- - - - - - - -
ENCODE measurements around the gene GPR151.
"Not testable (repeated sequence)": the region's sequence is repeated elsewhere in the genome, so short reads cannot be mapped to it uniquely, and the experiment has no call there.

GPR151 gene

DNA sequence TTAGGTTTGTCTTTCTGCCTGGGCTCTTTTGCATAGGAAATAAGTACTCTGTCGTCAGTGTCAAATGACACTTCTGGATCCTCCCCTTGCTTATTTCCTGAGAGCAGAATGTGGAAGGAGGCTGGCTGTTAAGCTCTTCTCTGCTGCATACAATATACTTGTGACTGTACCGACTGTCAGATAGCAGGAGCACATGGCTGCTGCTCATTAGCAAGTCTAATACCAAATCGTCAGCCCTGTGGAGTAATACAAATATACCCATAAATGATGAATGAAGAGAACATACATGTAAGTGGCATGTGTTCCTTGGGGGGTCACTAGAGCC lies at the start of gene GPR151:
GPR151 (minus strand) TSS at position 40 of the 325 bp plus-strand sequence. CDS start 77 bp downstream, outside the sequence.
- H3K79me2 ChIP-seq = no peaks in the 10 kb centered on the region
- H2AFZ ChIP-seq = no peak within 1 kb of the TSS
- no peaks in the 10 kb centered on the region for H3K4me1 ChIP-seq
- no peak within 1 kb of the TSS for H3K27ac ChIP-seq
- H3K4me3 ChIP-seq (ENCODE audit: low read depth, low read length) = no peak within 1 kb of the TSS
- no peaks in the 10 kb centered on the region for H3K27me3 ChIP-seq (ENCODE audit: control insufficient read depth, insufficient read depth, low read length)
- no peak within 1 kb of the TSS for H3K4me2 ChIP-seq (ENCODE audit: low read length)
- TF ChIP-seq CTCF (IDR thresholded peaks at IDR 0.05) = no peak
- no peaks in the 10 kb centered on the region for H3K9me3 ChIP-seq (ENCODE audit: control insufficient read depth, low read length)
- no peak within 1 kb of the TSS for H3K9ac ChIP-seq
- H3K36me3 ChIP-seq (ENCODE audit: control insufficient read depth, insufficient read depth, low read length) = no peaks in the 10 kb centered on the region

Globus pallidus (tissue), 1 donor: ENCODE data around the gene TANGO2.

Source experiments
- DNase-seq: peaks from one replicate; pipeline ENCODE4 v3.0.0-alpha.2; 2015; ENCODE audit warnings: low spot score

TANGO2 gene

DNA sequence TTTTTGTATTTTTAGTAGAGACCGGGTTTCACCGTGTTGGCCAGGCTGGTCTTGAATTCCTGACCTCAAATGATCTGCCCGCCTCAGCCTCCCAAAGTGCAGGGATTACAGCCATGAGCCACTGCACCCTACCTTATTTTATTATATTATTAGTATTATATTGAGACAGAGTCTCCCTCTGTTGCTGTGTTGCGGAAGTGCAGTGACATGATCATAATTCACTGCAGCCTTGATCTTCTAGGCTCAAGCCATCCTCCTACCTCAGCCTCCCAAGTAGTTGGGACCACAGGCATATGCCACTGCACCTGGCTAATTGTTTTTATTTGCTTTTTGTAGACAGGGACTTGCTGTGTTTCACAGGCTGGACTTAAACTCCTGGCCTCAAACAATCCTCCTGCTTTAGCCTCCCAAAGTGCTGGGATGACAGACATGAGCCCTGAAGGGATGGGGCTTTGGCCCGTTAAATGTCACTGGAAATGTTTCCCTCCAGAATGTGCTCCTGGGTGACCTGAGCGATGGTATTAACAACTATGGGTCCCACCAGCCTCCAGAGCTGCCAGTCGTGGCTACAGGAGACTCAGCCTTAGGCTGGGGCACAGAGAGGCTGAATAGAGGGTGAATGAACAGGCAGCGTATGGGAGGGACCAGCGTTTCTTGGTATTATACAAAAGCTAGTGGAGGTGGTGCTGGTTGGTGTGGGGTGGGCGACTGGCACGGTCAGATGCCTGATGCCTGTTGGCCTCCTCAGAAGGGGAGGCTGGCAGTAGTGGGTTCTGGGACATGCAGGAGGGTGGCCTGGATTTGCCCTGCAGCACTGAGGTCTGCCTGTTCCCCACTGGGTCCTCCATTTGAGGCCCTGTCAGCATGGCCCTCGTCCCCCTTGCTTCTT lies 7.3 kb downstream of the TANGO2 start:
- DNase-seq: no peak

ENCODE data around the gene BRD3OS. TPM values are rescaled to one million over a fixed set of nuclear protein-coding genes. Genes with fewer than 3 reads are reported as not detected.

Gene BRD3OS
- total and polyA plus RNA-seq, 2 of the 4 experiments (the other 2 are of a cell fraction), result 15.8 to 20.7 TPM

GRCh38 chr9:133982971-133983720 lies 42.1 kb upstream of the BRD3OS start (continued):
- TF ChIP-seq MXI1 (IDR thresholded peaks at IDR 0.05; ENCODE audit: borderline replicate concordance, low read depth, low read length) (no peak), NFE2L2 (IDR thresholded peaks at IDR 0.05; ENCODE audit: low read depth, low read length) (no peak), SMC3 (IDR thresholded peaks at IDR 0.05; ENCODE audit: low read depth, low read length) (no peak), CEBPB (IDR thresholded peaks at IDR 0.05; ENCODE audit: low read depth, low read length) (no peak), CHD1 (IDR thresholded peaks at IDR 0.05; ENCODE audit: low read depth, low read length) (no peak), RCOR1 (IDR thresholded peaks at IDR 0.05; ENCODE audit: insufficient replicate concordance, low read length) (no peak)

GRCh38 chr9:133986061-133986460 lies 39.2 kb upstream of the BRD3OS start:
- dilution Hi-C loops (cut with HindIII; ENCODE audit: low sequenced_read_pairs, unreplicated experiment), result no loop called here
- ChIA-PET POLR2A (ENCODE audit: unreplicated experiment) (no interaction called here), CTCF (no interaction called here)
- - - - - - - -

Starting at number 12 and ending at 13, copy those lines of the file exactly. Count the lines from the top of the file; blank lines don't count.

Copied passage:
- no peak within 1 kb of the TSS for H3K4me2 ChIP-seq (ENCODE audit: low read length)
- TF ChIP-seq CTCF (IDR thresholded peaks at IDR 0.05) = no peak